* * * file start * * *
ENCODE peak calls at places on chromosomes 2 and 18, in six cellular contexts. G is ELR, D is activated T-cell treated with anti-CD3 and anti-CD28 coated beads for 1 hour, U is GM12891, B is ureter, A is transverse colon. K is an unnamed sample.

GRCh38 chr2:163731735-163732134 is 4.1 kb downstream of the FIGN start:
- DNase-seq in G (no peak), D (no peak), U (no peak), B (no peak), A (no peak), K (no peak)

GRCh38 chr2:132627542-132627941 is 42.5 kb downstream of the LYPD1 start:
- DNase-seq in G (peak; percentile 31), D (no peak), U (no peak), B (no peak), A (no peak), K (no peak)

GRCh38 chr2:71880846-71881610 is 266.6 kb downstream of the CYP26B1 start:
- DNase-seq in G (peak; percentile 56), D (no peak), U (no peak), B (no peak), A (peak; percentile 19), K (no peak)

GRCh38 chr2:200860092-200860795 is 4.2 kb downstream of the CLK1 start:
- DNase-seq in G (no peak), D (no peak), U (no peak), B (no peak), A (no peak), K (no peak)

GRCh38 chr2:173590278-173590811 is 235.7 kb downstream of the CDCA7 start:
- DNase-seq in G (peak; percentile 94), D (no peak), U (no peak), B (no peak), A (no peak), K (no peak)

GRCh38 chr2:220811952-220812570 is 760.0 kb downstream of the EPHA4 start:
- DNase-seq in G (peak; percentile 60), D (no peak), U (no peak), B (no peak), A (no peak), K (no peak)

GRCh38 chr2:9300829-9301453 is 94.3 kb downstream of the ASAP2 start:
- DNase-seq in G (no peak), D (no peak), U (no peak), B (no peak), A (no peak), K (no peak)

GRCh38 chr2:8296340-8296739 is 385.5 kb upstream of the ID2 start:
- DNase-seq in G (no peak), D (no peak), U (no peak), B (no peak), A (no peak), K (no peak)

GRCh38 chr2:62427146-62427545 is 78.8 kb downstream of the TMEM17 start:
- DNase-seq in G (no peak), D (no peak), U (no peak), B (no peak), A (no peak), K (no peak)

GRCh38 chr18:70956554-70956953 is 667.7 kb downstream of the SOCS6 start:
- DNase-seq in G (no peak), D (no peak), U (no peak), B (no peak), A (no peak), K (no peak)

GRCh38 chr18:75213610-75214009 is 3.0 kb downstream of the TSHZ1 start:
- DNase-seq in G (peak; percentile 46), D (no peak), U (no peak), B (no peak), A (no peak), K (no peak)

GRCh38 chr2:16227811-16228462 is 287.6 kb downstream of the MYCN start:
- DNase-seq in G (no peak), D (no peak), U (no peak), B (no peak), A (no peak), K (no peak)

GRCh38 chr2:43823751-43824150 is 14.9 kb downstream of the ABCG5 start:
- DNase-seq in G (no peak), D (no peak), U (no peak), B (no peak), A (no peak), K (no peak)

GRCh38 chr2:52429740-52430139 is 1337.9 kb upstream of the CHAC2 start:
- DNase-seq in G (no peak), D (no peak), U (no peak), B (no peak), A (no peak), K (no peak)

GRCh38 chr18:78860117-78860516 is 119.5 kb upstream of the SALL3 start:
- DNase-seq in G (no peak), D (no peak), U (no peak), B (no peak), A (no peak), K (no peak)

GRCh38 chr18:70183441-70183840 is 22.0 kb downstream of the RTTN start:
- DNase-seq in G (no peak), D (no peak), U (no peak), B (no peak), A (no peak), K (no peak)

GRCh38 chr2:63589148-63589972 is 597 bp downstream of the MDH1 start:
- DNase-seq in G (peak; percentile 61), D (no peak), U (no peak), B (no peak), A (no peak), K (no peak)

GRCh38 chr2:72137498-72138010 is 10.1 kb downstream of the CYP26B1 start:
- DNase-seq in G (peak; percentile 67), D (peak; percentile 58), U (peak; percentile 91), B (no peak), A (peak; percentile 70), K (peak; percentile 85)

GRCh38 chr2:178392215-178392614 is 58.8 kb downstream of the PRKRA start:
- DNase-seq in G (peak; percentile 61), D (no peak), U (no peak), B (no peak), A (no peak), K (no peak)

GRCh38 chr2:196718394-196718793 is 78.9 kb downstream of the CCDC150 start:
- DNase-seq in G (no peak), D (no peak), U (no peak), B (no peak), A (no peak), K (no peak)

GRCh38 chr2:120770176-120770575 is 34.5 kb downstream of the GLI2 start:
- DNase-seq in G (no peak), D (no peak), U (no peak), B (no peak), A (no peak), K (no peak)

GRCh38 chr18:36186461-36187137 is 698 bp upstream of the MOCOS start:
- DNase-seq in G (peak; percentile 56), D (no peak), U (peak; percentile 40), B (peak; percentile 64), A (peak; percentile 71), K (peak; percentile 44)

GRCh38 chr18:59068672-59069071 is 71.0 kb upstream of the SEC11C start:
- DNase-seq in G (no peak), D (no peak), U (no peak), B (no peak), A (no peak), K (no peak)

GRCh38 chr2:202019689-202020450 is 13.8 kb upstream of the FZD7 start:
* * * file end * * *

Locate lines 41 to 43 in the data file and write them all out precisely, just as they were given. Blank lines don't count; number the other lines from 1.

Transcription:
- DNase-seq in G (no peak), D (no peak), U (no peak), B (no peak), A (no peak), K (no peak)

GRCh38 chr2:120770176-120770575 is 34.5 kb downstream of the GLI2 start:
- DNase-seq in G (no peak), D (no peak), U (no peak), B (no peak), A (no peak), K (no peak)